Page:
This article shows yet again that we have serious problems with the justice system. Attorney Generals, judges, prosecutors, the police, etc., are in desperate need of being educated regarding human sexuality, psychology and especially adolescent psychology. While technically minors, adolescents, especially older adolescents, are young adults and not children. They should be treated accordingly and be allowed to enjoy some rights and priveledges. If it is not illegal for someone 18 or older, should it even be illegal for someone 16 or 17? Or should it be just a minor offense?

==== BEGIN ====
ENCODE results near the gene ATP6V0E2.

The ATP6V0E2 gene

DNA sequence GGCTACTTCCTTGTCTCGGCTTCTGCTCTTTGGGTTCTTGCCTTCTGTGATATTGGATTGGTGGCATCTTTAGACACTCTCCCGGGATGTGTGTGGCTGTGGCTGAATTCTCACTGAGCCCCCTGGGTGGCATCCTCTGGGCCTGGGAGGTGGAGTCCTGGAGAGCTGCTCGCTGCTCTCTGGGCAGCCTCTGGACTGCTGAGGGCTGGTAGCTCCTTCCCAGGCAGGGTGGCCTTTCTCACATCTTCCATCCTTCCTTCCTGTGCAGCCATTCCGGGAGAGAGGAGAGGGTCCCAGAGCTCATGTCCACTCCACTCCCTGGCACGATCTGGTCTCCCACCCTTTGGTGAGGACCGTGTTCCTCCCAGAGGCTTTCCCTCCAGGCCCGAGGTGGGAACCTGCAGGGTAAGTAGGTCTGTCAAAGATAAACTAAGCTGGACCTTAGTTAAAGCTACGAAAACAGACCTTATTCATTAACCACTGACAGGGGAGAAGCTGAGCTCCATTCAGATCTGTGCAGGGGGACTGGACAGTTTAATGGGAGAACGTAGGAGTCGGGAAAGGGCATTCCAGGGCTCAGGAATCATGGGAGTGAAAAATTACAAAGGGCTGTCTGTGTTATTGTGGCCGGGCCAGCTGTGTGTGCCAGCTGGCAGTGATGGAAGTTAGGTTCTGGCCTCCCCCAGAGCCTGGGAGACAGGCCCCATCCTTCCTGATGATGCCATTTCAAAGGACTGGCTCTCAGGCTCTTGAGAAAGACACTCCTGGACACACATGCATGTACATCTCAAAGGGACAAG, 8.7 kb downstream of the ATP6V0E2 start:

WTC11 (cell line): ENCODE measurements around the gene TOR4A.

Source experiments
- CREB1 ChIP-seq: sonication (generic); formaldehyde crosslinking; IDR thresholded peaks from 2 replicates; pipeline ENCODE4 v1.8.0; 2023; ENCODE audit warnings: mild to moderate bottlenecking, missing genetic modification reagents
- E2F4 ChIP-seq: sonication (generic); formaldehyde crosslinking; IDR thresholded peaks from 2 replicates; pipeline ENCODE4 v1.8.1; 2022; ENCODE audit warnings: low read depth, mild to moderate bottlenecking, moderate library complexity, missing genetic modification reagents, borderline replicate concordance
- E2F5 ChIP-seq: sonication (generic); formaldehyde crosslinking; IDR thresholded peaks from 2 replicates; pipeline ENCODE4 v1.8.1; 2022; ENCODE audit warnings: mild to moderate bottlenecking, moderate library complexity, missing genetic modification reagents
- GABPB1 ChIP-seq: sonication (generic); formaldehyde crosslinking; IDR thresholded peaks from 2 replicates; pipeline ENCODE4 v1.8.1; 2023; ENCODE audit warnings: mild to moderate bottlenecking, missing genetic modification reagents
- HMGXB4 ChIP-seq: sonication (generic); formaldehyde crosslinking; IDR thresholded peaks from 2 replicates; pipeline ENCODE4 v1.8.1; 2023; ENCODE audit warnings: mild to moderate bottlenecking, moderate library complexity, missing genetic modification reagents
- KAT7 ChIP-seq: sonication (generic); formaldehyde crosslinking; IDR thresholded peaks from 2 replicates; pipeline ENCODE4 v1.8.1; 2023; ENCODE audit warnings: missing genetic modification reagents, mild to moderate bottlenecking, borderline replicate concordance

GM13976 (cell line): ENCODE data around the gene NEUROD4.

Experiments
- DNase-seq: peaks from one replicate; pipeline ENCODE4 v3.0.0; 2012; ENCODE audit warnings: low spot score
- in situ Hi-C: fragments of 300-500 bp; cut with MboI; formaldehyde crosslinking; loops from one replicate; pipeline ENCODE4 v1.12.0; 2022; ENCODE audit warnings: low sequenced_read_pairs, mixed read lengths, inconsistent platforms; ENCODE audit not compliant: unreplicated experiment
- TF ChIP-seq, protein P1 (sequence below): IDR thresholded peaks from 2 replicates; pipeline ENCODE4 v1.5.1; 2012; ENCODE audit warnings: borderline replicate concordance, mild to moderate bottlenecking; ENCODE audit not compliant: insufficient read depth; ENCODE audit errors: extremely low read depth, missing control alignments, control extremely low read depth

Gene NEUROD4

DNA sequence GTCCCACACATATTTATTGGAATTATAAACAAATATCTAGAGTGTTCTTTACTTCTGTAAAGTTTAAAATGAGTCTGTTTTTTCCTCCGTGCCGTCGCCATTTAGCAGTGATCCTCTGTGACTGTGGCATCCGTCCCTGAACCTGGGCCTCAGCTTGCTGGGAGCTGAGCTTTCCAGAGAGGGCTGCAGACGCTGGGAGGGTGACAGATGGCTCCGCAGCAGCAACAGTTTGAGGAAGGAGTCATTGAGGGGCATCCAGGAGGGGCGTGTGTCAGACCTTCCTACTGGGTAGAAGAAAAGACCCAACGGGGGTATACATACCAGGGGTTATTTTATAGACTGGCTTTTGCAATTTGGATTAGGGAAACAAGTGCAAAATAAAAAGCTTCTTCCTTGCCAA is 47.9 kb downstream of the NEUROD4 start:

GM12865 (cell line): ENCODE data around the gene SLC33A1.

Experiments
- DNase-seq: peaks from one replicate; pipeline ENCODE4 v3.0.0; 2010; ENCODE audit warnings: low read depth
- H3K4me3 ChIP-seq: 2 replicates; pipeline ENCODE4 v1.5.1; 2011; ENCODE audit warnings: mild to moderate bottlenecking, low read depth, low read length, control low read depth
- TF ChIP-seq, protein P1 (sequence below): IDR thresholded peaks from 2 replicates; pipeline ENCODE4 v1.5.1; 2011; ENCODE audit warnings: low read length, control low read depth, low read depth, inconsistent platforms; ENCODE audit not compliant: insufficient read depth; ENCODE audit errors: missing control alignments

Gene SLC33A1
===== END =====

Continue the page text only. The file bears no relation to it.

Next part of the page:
We also need to make sure that the only thing the government outlaws to the point of making it a felony is abusive, exploitive and non-consensual sexual activity. Unless something is proven by science, reason, and empirical evidence to be harmful (and unreasonably harmful at that) it should NOT be illegal (or possibly be just a misdemeanor) even if it is in opposition to some people's view of "morality" or religious doctrine or sensibilities or traditions.

  • @old school
    June 2, 2009 8:59 a.m.

    Sexting a human right? Are you high on crack?

  • old school
    June 1, 2009 3:18 p.m.

    I'm very surprised about the uproar over this story. One has to wonder why such noise is being made--is it a sign there is something deeply wrong in American's attitudes towards the sexuality of minors?

    And if you read between the headlines, the true story that seems to be emerging is that of a growing civil rights battle for children.